You just don’t hear what I’m saying!
Why don’t we ever talk?
Despite being literate, open, engaging, and witty, I will admit that (even) I (gasp!) get these questions from time to time.
And they now merit better discussion, following Sabine Durrant’s article Are Men Boring? in the summer issue of Intelligent Life. She maintains that men just don’t say anything in social settings, and, even when they do talk, tend to hammer on self-centered or tiresome topics. Either way, she asserts, men are poor conversationalists: they don’t engage and they are incapable of making small talk.
While the article goes on to make various Mars / Venus rationalizations from neuroscience to sociology about why this might be the case, I’ll diverge a bit today to a) admit the fact, b) offer three thoughts about why it might be true, and c) promise to try to do better.
I will admit Sabine’s point that I often miss the signals that a conversation is being started.
I know that I answer simple questions with simple answers: “What do you think of that sculpture?” (I like it.) or “What do you think you’ll have?” (I’m deciding between the steak and the chicken.). I don’t extend the talk if it’s simply a thrust (“I’m glad we came here.” Me too!) or parry (“Are we lost?” I think I recognize the next street…). And I don’t like to offer opinions if it could bite me later (examples omitted for self-protection).
But, given a bit of context and encouragement, I’m happy to have a sparkling conversation about travel, cinema, current events, the arts, investment, podcasts, philosophy, programming, clinical monitoring, or narrative parsing.
Okay, ‘maybe that latter stuff is part of the problem…. But, beyond that, why is there so little high-quality small-talk?
First, I think that Sabine confuses communication within couples vs. social conversation. In her hypothetical dinner party, seated next to someone I hadn’t met, I do open a conversation. My small talk tends to be a search for common ground: a shared travel experience or a current news item. If that goes well, then I am comfortable finding out more about who they are and an interesting work or hobby interest they enjoy sharing.
As a couple, though, I admit that familiarity and immediacy lead to practical, focused conversations at the end of the day: what’s been done, who did it, what needs to be done, and who’s going to do it. It is, unfortunately, different than with familiar friends, where there’s more ‘pub talk’, laughing or complaining about the day’s activities, swapping bits of sports or pop culture, telling jokes and stories, and catching up on events. It’s a stupid distinction.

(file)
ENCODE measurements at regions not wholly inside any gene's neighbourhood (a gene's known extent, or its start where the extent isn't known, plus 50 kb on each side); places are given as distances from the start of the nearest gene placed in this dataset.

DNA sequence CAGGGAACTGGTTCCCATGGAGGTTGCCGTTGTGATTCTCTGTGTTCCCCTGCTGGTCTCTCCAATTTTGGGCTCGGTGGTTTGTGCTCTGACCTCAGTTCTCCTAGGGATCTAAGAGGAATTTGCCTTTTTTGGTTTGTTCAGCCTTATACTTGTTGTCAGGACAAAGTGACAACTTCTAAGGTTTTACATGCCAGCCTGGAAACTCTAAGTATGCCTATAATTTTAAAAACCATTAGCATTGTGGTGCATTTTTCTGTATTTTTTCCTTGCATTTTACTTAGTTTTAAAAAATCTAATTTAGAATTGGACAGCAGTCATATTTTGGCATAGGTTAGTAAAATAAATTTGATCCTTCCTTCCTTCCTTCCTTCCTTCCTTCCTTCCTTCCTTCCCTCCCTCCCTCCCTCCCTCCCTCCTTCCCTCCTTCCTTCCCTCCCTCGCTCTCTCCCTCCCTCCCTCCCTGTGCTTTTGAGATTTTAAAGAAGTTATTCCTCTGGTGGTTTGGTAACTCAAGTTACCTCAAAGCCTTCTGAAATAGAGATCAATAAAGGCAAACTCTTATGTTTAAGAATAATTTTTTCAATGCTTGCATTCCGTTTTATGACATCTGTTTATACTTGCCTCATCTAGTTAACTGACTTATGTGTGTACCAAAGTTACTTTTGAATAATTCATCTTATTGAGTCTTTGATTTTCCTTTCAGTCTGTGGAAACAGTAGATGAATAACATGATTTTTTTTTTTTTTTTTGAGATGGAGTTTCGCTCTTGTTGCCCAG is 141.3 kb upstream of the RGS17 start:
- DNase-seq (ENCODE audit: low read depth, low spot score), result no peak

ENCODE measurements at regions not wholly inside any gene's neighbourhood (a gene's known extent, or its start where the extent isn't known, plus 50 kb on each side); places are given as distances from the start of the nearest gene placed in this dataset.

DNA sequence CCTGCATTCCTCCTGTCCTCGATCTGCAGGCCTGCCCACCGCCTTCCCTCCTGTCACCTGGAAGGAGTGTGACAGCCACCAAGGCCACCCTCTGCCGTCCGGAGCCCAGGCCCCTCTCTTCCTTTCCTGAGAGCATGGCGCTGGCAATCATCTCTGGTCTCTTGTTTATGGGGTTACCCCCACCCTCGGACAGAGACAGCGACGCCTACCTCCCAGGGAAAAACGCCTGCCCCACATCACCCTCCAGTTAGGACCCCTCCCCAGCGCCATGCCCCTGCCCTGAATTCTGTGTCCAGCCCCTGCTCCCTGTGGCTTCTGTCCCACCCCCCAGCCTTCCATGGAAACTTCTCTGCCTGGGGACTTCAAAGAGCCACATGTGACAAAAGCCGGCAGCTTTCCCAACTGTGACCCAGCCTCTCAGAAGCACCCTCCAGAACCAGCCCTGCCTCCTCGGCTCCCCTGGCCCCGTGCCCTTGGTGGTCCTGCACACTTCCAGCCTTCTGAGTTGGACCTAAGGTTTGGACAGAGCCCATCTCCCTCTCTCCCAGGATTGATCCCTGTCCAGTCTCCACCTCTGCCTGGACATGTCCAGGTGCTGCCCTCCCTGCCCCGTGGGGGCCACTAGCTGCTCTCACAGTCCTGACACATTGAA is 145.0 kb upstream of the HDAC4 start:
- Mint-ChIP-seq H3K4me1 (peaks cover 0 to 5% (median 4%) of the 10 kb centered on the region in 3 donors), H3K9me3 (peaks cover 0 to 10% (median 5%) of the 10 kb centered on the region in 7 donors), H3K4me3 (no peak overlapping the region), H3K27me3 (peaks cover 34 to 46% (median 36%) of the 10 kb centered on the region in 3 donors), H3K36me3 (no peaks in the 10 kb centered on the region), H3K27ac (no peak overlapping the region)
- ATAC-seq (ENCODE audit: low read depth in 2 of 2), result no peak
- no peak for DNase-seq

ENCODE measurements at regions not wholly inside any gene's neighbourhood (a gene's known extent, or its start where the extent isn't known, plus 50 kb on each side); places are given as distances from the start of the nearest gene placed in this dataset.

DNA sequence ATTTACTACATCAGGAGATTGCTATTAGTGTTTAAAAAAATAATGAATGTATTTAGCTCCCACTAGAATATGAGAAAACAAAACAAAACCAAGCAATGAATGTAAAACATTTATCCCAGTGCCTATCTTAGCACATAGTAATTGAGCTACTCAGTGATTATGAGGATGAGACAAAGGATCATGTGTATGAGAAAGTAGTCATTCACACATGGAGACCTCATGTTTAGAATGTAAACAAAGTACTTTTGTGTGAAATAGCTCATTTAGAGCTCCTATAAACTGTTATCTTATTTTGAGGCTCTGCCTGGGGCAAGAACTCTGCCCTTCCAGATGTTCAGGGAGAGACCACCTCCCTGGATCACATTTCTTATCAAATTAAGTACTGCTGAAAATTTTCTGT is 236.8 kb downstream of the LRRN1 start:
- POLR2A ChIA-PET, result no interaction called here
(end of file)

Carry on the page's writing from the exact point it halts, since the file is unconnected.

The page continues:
Sabine further notes that women like to ‘chatter’ (“we gabble away nineteen to the dozen”), but that’s really a negative quality among men. In business settings, we’re always encouraged to be clear and direct, to stay on-topic, and not to waste one another’s time. Being an expatriate accentuates these qualities: we’re advised to keep remarks short and simple so that they are understood by everyone. Be honest and direct; avoid telling illustrative stories that may not translate across cultures.
On reflection, these habits do unfortunately carry across to non-work settings. I get my best insights from seemingly random stories that successfully circle back around to illustrate a point. But associative diversions rarely enhance understanding or close the deal in a pitch or presentation. Even in social settings, I find myself assuring people that what I’m about to say does, indeed, relate to the conversation.
Finally, I have to admit that I’m not at my social best in the evening after a long day of formal work interactions. It’s easy to be worn down by the day’s events, distracted by unresolved issues, and focused on the agenda for the next day.
I make a conscious effort to leave work at work, but I recognize that I don’t make the corresponding effort to shift into picking up alternatives. I probably fall into even worse habits from living alone. It’s too easy to just relax by disconnecting, shutting the door and tuning out distractions.
So, I do take the point that everyone desires clever, funny, insightful companions, and that I can fall into bad habits that (can even) make (literate, open, engaging, and witty) me into an (occasionally) boring alternative. This is probably even more important to recognize and try to correct in familiar relationships, where conversation has a tendency to degenerate into a verbal shorthand. I’m trying to follow some of my own advice from the notes above, re-engaging with alternatives as I set work aside, being willing to tell a little story, and answering questions with a compound sentence to keep the exchange open.
I’m tending towards chicken, but it may not be as good as at the restaurant last week.
That isn’t so hard…